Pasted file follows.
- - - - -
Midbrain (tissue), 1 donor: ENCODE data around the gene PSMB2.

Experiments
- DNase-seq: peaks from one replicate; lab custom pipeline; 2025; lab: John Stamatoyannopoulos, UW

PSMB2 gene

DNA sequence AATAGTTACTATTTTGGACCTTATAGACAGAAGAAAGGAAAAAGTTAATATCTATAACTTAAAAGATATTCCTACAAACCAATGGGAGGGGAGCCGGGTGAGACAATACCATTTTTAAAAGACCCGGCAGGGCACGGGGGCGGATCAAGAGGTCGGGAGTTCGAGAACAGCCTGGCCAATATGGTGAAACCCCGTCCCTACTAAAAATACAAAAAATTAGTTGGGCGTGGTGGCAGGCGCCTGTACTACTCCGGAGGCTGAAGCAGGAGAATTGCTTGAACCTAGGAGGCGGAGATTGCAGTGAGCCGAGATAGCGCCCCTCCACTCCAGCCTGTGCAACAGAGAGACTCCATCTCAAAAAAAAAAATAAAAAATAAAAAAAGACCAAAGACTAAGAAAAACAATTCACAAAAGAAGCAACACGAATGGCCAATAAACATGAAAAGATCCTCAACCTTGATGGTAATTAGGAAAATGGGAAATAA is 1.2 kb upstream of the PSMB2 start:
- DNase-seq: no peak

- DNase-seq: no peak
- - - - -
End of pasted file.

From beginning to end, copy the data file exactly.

Midbrain (tissue), 1 donor: ENCODE data around the gene PSMB2.

Experiments
- DNase-seq: peaks from one replicate; lab custom pipeline; 2025; lab: John Stamatoyannopoulos, UW

PSMB2 gene

DNA sequence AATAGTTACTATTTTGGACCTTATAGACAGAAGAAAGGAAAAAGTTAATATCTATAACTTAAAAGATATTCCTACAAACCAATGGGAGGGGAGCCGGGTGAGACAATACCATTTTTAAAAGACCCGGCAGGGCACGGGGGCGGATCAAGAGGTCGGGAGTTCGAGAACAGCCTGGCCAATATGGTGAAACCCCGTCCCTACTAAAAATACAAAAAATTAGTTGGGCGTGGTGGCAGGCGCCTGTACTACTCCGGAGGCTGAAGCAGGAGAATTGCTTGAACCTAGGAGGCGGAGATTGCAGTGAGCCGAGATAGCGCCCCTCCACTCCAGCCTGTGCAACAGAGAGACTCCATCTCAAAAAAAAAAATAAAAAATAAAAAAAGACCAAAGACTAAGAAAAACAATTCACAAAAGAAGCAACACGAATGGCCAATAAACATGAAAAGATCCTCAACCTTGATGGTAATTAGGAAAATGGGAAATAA is 1.2 kb upstream of the PSMB2 start:
- DNase-seq: no peak

- DNase-seq: no peak